where ΣhL represents head losses between the free surface and the pump impeller inlet. Thus, the head available at the pump impeller inlet is

So that

For proper pump operation it is necessary that

Application Problems

If the flow is laminar, the frictional losses will be proportional to Q rather than Q2.

There is also a unique relationship between the actual pump head gained by the fluid and the flowrate, which is governed by the pump design (as indicated by the pump performance curve). To select a pump for a particular application, it is necessary to utilize both the system curve, as determined by the system equation, and the pump performance curve. If both curves are plotted on the same graph, as illustrated in the following figure, their intersection (point A) represents the operating point for the system.

That is, this point gives the head and flowrate that satisfies both the system equation and the pump equation.

On the same graph the pump efficiency is shown. Ideally, we want the operating point to be near the best efficiency point (BEP) for the pump. For a given pump, it is clear that as the system equation changes, the operating point will shift. For example, if the pipe friction increases due to pipe wall fouling, the system curve changes, resulting in the operating point A shifting to point B in previous figure with a reduction in flowrate and efficiency. The following example shows how the system and pump characteristics can be used to decide if a particular pump is suitable for a given application.

Application Problems

Brake Horse Power (BHP)

The work performed by a pump is a function of the total head and the weight of the liquid pumped in a given time period.

Pump input or brake horsepower (BHP) is the actual horsepower delivered to the pump shaft.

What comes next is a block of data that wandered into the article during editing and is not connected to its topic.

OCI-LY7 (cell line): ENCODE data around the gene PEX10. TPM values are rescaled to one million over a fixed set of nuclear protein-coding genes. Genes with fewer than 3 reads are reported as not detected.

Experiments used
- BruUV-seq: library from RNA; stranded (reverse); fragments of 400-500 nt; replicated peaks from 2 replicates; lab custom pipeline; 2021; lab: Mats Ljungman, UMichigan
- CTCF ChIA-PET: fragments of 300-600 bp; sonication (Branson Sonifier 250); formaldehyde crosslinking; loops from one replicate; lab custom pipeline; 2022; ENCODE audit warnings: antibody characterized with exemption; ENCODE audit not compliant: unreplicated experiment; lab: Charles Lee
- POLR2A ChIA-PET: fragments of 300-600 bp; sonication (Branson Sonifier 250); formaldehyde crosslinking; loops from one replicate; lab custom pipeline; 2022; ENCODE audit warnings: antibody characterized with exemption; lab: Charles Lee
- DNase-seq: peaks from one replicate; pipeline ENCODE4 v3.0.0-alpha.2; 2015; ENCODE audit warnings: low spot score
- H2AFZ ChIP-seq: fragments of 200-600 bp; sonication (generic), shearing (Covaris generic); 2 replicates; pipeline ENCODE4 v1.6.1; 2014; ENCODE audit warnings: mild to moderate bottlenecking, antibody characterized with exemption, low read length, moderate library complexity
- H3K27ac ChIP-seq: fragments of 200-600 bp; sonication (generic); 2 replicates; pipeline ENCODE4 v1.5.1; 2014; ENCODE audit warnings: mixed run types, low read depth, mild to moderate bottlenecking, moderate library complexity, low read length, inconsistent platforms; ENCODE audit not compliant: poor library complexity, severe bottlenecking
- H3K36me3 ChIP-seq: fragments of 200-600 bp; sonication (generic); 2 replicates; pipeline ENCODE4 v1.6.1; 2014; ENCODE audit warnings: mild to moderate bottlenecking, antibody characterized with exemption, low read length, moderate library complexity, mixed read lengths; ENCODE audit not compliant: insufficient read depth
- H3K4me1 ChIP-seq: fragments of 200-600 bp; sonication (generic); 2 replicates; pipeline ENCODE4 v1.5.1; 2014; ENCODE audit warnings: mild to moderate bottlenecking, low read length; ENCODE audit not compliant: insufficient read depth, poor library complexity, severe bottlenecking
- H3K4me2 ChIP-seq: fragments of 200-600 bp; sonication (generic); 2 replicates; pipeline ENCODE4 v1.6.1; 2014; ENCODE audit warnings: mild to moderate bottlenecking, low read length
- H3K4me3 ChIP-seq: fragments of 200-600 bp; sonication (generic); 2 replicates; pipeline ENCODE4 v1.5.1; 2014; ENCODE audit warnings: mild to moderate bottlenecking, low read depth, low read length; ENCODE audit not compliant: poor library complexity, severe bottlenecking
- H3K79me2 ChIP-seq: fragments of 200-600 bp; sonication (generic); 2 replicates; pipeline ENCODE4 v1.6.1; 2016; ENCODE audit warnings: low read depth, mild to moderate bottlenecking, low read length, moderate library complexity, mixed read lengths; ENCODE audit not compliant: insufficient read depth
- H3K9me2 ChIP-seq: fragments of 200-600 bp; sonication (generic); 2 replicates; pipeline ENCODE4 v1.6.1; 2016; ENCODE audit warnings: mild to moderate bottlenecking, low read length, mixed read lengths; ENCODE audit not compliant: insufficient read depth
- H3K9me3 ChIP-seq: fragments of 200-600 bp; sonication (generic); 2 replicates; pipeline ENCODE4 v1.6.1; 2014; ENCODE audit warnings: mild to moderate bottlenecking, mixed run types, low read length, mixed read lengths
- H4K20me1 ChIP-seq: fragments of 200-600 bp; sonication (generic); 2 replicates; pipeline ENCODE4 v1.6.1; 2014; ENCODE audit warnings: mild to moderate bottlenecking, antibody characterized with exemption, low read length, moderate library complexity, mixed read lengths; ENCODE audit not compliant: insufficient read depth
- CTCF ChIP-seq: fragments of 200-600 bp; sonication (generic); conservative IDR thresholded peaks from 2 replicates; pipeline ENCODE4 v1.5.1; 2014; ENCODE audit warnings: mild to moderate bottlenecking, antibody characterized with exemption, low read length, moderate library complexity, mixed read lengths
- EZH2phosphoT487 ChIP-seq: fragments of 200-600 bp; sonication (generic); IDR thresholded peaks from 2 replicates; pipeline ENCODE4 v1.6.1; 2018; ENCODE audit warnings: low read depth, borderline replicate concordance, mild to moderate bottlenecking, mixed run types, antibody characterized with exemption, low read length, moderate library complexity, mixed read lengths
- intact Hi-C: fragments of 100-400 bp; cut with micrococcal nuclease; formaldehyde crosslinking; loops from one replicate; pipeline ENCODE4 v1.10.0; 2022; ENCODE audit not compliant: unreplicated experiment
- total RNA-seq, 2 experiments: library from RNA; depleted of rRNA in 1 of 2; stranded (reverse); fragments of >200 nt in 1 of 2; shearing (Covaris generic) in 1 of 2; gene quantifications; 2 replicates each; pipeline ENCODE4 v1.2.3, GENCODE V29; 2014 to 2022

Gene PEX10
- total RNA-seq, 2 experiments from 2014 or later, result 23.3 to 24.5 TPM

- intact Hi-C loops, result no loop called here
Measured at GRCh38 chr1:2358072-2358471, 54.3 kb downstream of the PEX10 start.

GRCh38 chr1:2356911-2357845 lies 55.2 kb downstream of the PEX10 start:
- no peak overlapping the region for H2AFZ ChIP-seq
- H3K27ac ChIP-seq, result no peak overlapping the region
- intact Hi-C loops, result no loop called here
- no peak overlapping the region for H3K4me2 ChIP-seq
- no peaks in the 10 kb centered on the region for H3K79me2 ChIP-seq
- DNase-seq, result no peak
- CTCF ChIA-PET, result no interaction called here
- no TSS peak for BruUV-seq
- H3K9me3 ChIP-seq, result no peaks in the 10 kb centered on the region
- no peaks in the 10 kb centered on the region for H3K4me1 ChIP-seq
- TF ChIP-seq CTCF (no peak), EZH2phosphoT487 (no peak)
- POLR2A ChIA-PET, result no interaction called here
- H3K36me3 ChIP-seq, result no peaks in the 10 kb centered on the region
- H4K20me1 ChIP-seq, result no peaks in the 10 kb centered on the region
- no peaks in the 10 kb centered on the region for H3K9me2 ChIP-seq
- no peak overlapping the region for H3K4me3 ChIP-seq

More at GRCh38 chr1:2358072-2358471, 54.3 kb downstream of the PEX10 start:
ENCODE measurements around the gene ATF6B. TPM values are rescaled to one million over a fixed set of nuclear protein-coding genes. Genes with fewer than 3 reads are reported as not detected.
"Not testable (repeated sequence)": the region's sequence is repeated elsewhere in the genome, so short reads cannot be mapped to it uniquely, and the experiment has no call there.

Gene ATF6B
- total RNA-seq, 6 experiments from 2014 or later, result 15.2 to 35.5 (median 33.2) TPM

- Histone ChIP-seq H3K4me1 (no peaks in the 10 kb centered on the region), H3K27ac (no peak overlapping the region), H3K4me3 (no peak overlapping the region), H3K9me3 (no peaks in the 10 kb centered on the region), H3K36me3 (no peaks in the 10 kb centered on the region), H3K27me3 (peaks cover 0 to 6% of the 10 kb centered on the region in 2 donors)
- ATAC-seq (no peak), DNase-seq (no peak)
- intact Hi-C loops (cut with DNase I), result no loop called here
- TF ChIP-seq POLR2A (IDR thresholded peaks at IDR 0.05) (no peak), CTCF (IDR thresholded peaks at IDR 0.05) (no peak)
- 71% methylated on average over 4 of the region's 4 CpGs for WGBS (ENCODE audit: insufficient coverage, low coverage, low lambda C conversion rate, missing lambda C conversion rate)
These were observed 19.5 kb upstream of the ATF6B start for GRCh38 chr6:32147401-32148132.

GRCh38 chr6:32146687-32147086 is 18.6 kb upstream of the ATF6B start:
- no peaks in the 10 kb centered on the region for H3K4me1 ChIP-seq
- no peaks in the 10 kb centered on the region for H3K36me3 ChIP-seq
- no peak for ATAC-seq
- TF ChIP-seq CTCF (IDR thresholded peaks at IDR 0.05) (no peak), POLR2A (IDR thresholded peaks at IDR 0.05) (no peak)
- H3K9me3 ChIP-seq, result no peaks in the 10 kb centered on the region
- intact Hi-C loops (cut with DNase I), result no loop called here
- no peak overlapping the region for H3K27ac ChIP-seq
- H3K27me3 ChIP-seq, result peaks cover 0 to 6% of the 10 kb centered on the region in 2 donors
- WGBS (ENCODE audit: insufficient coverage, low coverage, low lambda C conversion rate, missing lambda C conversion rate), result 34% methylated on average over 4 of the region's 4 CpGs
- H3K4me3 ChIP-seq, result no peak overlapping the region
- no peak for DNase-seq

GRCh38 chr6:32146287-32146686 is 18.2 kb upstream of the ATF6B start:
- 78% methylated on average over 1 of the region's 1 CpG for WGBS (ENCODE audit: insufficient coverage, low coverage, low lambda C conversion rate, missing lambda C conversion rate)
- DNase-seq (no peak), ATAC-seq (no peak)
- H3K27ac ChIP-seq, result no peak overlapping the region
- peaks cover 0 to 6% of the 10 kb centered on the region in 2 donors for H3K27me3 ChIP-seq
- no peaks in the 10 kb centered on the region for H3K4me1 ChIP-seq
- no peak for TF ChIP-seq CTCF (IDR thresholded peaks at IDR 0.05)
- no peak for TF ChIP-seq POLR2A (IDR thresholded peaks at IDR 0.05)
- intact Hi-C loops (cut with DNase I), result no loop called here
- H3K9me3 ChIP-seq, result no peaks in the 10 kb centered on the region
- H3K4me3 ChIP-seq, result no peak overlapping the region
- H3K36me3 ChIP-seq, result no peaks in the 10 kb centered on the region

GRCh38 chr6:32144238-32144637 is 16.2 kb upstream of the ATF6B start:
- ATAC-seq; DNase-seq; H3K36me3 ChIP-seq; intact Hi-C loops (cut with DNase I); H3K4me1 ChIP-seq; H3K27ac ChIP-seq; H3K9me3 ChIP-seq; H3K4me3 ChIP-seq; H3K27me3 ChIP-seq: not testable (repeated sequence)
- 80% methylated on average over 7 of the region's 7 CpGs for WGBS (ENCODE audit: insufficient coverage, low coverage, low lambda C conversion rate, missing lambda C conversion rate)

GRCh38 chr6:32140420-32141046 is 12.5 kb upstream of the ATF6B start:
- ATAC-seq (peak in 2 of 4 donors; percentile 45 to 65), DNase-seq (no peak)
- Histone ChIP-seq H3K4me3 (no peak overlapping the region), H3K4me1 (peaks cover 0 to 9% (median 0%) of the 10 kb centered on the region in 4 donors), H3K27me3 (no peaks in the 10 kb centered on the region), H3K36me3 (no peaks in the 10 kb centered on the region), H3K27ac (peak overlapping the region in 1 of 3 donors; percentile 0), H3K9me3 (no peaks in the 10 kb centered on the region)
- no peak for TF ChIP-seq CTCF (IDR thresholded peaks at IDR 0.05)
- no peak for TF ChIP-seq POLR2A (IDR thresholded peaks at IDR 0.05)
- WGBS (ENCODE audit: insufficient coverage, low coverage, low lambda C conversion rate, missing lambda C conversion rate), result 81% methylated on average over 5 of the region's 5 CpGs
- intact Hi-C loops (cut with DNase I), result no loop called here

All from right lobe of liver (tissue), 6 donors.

Pump output or hydraulic or water horsepower (WHP) is the liquid horsepower delivered by the pump. These two terms are defined by the following formulas.

Best Efficiency Point (BEP) is the capacity at maximum impeller diameter at which the efficiency is

highest. All points to the right or left of BEP have a lower efficiency.

Significance of BEP

- BEP as a measure of optimum energy conversion
- BEP as a measure of mechanically stable operation
- BEP as a measure of mechanically stable operation

Typical pump capacity coverage chart

- Typical pump capacity coverage chart is a complex figure and requires some examination.
- The composite chart is useful for locating a particular pump is the flow rate-head requirement is known. Generally, the information available from composite chart is not sufficient for pump-selection or system-analysis purposes, and complete performance characteristics are needed for each pump within the family.
- The specific pump number 2x3-10 contains three pieces of information: (1) the first number is the volute discharge diameter, 2 in.; (2) the second number is the suction (inlet) diameter, 3 in.; and (3) the last number is the maximum impeller (rotor) diameter, 10 in.

Typical pump performance curve

Superposition of system curve and pump performance curve

Homework5 Webpage

Due, Wednesday, April ??, 2011

Omar E. Meza Castillo Ph.D.